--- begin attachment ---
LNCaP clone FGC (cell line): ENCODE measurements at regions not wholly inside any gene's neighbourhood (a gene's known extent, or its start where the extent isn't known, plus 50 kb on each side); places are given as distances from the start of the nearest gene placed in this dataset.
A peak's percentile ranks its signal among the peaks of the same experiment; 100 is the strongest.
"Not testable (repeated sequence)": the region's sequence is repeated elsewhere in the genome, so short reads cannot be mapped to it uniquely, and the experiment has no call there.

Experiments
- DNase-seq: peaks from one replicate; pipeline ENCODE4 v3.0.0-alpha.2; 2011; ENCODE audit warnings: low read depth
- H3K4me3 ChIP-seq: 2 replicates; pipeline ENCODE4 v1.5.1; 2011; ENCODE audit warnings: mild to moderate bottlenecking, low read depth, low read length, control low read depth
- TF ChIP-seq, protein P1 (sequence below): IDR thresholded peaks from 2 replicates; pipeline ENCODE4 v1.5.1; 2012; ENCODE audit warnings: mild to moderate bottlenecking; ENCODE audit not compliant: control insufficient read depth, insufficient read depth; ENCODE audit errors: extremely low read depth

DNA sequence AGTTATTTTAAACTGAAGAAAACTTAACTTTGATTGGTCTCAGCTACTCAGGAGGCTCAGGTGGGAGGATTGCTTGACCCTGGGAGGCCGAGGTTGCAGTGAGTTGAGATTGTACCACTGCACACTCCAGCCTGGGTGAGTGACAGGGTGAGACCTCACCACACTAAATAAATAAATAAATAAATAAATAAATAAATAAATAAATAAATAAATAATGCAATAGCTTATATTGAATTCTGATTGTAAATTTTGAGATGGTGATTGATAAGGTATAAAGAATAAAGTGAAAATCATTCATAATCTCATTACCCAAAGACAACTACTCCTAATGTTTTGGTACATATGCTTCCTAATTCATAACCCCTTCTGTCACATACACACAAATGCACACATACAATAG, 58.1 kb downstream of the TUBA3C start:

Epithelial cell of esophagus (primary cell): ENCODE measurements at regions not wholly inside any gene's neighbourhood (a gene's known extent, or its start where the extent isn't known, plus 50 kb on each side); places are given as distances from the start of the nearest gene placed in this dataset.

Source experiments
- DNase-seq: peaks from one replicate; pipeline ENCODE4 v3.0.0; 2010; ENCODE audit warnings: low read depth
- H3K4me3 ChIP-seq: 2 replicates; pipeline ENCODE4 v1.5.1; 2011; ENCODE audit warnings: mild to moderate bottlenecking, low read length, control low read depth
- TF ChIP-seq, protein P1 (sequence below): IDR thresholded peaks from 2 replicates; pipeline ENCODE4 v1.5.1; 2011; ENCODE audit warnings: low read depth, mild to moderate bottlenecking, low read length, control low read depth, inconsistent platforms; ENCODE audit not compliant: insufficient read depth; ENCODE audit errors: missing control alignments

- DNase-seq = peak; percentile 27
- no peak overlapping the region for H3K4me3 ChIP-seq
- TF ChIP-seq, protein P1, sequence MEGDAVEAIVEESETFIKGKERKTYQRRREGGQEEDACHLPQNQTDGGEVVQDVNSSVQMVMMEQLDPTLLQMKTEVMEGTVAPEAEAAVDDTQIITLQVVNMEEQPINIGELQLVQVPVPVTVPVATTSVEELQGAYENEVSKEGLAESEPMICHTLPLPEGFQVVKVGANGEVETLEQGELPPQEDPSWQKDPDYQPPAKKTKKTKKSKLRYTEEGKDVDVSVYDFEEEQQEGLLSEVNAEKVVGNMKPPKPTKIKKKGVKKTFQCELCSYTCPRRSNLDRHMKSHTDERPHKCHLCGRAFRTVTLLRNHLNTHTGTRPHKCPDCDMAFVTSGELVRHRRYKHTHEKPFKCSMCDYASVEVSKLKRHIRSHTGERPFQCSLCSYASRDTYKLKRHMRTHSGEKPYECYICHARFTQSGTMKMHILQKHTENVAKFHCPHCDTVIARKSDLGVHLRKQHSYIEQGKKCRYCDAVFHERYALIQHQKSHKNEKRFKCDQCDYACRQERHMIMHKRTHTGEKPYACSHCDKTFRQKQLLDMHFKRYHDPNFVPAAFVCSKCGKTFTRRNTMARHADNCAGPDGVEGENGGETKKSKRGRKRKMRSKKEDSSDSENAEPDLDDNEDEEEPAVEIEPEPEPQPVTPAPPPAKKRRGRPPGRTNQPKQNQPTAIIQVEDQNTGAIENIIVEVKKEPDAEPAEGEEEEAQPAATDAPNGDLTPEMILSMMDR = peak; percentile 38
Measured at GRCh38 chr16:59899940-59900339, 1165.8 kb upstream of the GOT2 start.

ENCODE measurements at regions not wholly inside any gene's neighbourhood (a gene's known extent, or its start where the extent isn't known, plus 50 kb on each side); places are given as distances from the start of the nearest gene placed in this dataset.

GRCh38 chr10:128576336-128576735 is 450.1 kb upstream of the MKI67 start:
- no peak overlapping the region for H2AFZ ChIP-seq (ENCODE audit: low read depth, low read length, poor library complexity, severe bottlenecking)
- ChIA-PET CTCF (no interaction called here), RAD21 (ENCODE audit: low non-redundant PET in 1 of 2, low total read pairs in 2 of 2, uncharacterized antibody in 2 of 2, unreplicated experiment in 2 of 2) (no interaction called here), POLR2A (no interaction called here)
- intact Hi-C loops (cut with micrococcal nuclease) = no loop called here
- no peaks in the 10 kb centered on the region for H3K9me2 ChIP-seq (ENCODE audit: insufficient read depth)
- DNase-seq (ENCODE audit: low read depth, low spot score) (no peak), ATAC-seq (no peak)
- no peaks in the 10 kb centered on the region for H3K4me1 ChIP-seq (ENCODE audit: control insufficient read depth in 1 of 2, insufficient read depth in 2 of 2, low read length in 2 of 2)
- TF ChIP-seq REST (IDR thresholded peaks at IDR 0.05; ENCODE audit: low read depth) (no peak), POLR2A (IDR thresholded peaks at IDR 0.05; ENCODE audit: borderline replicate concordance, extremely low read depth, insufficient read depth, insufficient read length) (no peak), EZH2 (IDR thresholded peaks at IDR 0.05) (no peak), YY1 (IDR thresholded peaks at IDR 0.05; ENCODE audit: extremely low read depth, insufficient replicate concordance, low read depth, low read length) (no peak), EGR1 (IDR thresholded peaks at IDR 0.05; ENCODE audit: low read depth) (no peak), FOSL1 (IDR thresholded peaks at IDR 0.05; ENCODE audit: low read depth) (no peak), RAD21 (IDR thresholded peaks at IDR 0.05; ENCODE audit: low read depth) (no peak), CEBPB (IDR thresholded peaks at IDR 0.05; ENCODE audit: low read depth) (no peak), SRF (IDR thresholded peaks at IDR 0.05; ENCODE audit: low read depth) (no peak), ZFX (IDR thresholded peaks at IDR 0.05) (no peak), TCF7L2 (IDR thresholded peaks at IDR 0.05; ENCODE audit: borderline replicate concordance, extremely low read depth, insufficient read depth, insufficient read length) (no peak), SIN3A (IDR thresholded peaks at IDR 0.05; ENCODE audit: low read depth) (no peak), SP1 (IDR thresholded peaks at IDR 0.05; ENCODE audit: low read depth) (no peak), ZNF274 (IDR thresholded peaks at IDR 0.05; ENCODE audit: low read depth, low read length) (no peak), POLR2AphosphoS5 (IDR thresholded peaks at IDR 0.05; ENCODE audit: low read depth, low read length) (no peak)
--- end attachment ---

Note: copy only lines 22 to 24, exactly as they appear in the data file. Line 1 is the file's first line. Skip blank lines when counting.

- intact Hi-C loops (cut with micrococcal nuclease) = no loop called here
- no peaks in the 10 kb centered on the region for H3K9me2 ChIP-seq (ENCODE audit: insufficient read depth)
- DNase-seq (ENCODE audit: low read depth, low spot score) (no peak), ATAC-seq (no peak)